Niehku Mountain Villas Heli Skiing Sweden

With Niehku Mountain Villas, two Swedish ski bums realize a dream.

Photography by Mattias Fredriksson

You’ve doubtless heard of Fäviken, Magnus Nilsson’s mystical Michelin three-starred eatery in the Swedish hinterlands. But other Swedish gastronomes are also making magic in the middle of Scandinavian nowhere. Like Patrik “the Sock” Strömsten, entering his thirty-seventh season in the wonderfully isolated Lappland ski resort of Riksgränsen, high above the Arctic Circle. “I serve wine at night, ski during the day, and get paid for it,” says the congenial ex-mogul skier, describing his vocation in more prosaic terms.

Strömsten set a hospitality benchmark in 2005 when he opened Meteorlogen Ski Lodge and Restaurant in Riksgränsen’s oldest building—a restored 1903 customs station where he’d once dwelt in squalor as a young ski bum. The boutique lodge filled from the outset with well-heeled ski-tourers and heli-skiers, plus their guides. The celebrated restaurant, showcasing food of the land, was a sensation–its wine cellar equally so, with Strömsten awarded Sweden’s Sommelier of the Year for a second time in 2014. Meteorlogen’s runaway success convinced Strömsten of an unfulfilled market. “It showed me how many adventurers like to sleep in a good bed and drink a nice glass of wine,” he sums.

Niehku Mountain Villas
Niehku Mountain Villas

With the conversion of historic buildings into world-class lodging and dining establishments suddenly his jam, Strömsten took aim at a disintegrating roundabout that once served the iron-ore railway that has run daily through Riksgränsen for over a century. Teaming up with mountain guide pal Johan “Jossi” Lindblom and retired builder Clas Darvik, the trio opened Niehku Mountain Villa in spring 2018. With only fourteen rooms, a Michelin-aimed kitchen, and Strömsten’s wine-cellar savvy, it was instantly the planet’s most exclusive and luxurious heli-ski lodge, yet still reflected the grassroots vibe of Riksgränsen’s early days as a far-flung spring ski destination. The old roundhouse’s semicircular stone wall now passes through the lodge’s deck, lobby and kitchen as a fascinating architectural anchor. Interior design draws inspiration from the stone in combination with other natural materials, colors, and the cultural traditions of Lappland’s Sami people. Throughout its restaurant, bar, lounges and other facilities, Niehku retains a personal, relaxed ambience.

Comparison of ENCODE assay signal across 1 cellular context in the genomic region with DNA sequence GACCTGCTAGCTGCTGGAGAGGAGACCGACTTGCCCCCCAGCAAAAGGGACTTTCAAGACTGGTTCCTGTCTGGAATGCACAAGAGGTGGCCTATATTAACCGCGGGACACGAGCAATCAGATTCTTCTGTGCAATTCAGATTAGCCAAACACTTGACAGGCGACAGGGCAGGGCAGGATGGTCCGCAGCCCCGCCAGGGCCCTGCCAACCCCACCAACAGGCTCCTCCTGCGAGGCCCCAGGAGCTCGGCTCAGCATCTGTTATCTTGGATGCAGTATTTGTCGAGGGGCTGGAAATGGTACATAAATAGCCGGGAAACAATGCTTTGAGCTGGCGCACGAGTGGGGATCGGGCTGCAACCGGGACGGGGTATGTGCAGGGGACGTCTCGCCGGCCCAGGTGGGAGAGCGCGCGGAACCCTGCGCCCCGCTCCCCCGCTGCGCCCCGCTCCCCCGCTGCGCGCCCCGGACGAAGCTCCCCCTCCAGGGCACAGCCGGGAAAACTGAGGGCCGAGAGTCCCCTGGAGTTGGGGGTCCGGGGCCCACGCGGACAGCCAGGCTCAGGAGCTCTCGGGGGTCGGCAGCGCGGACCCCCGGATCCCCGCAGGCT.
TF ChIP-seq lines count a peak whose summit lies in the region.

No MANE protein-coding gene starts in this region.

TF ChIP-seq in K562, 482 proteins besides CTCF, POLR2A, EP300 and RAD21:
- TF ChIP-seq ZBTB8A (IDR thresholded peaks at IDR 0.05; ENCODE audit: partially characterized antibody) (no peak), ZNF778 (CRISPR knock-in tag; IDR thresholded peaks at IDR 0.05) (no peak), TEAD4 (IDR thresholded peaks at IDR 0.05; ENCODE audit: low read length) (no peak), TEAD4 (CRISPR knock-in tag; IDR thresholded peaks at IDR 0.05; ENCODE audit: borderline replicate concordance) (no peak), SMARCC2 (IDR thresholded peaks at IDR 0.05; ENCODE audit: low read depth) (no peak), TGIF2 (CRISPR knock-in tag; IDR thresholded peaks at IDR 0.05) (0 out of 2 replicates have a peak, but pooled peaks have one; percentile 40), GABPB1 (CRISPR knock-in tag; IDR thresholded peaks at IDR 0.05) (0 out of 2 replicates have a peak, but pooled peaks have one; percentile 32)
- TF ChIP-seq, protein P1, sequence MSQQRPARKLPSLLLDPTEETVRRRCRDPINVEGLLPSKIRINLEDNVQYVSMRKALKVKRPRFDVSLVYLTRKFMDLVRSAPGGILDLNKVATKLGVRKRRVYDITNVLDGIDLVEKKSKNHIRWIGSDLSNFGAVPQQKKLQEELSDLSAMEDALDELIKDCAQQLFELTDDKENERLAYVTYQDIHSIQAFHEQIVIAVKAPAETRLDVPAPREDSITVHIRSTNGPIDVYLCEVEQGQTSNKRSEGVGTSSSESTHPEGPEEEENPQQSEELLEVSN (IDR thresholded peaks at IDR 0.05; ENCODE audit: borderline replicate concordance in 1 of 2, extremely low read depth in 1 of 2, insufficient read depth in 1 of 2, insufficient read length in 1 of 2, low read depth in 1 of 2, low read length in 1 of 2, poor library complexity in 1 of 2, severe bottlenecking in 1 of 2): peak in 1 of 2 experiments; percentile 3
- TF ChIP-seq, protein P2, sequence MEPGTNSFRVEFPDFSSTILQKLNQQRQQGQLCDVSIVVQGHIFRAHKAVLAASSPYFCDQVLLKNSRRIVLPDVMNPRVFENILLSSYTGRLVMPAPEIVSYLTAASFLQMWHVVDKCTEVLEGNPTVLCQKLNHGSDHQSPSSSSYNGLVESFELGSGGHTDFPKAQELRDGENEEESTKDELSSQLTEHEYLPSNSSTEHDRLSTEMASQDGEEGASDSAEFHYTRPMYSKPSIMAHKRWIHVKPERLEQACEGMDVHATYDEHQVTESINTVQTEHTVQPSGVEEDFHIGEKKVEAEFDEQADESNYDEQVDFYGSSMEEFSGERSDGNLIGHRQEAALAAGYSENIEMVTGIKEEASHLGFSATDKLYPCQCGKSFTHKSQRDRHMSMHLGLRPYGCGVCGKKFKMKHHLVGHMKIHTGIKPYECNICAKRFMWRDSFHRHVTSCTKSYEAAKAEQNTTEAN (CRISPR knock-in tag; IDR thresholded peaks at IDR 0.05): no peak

Comfort be damned, of course, Niehku wouldn’t exist but for skiing. Out the front door you fly into a five thousand square kilometer wilderness of over sixty skiable peaks. “I’ve guided all over the world, but kept being drawn back to these incredible mountains,” reflects Lindblom, who oversees the ski product. “I knew we could deliver some of the best heli-skiing and ski-touring imaginable.”

We’d bolted out for a couple of hours of midnight-sun heliskiing the evening we’d arrived, enjoying chalky snow in warm light. Next day we’d flown deeper into the range, our seemingly endless first run demonstrating how deceptively big the vertical was. Our next drop was close to Kebnekaise, Sweden’s highest peak, where we skied a north-facing cirque of cold, knee-deep snow onto a long, sloping glacier. Grouping up in the sunny valley, a soft zephyr kept temperatures just above freezing as we enjoyed a superb lunch of pork and potato soup, eaten with a compostable wooden “spork”, and sandwiches featuring homemade bread and butter; dessert was the n’est plus ultra of Lappland cuisine—a cloudberry muffin. Another half-dozen runs and we’d headed back over the enchanting, chocolate-chip sweep of Arctic Lappland.

At dinner that night—always a set menu, unless you have dietary concerns—we enjoyed mussels, reindeer, chanterelles and other delights, learning more of Niehku’s backstory as Strömsten poured wine between courses. He’d met Lindblom in 1993 and the two hit it off, forming a raucous local rock band known for spontaneous nudity. Other hi-jinks ensued. “Thirty years ago, Jossi and I used to boulder on this rock,” Strömsten recalls wistfully, pointing to the old wall. “We left a few liters of blood on it.”

The catalyst for the lodge was Clas, a long-time client of Jossi’s. One day in 2012, with heli-skiing canceled due to weather, Clas skied down the backside of Riksgränsen and first saw the old roundhouse. He immediately suggested to Patrik and Jossi that they do something with it, perhaps build a hotel. They said “Sure,” not realizing that six years on that wild, in-the-moment idea would come to fruition.

Niehku Mountain Villas Heli Skiing
Niehku Mountain Villas Heli Skiing

Niehku’s award-winning architecture and many masterful elements celebrate the past by adding value to historical structures in a modern design context—a plexiglass-covered, converted coal-pit wine cellar in the restaurant’s center, massive timber amalgams supporting a log-beam roof, and an iron woodstove in the style of a locomotive boiler in the lobby. The design also plays to the strengths of the land—you can watch late light pool on snowy hillsides without having it pour in through the massive arched windows to violate the dining area’s intimacy. In March, while the sun still sets, you can sit in a glass sauna nursing a branded Niehku beer as Northern Lights streak the sky. Niehku means “dream” in the Sami language, and no more perfect word describes a place where such improbable Arctic luxury and ski adventure come together.